Grid Patterns and Cultural Expectations in Urban Wayfinding

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Abstract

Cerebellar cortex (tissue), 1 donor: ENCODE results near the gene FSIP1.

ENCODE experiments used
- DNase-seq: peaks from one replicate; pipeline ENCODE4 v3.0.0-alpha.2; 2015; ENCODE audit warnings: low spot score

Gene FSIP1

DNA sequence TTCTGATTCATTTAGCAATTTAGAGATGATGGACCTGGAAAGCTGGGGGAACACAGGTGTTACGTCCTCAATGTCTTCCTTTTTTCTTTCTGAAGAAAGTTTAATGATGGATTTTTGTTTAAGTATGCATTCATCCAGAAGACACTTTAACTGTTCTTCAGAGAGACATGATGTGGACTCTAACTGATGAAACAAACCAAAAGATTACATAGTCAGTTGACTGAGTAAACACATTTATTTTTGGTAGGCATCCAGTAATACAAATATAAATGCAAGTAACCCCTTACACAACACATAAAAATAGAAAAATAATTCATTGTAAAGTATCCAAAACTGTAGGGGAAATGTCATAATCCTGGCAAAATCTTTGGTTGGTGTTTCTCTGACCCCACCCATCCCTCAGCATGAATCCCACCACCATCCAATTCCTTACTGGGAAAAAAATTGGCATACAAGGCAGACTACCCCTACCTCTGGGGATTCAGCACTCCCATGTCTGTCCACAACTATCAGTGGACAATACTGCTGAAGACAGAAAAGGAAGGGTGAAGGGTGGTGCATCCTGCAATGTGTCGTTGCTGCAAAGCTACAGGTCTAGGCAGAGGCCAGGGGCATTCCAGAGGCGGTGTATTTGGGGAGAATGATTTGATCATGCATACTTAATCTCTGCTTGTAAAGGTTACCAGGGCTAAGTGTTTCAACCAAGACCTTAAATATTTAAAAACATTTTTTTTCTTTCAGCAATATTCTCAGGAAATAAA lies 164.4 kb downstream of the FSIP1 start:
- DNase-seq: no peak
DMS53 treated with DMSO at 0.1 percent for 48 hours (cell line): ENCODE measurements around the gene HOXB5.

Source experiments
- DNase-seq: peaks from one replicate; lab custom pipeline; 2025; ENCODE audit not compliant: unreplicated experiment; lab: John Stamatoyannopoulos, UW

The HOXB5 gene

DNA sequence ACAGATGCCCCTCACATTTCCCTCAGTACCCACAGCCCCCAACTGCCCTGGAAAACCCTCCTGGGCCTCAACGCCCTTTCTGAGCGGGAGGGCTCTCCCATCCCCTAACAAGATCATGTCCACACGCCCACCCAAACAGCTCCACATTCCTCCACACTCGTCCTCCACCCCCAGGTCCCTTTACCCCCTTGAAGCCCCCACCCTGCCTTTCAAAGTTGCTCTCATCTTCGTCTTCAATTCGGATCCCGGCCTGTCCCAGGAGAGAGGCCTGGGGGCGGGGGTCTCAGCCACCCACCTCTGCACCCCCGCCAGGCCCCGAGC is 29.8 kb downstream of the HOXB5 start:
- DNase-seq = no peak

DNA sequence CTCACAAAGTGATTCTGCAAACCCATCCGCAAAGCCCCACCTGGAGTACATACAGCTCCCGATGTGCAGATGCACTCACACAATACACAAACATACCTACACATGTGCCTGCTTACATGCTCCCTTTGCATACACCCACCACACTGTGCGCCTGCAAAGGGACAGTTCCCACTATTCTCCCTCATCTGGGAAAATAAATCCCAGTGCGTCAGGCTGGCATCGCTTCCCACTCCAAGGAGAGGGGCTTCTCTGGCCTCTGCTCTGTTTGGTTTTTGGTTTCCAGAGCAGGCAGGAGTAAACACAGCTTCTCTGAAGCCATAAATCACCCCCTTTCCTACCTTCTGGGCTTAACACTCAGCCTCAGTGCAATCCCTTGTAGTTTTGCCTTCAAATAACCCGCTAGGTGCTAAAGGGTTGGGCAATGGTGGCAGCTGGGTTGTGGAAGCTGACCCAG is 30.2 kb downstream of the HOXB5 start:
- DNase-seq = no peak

Much of the literature on human spatial cognition and language in large-scale environments has been based on ‘simplified’ grid-pattern layouts with orthogonal intersections and parallel paths/streets. However, these are not the prevailing urban structure in many countries. This field study considered the possibility that different cultural expectations for typical urban environments would affect even long-term residents’ mental models and behavior regarding urban wayfinding and locational knowledge. Residents of two grid-pattern cities, one in the UK, where such layouts are rare, and another one in the US, performed a battery of tasks including confidence ratings, sketch map drawing, verbal route directions, and pointing to non-visible landmarks. The results show that the UK group placed less emphasis on the central grid in their sketch maps, and showed a systematic error in their pointing direction. The results are discussed in the light of previous research on orientation biases. Further crosscultural analysis and studies are planned.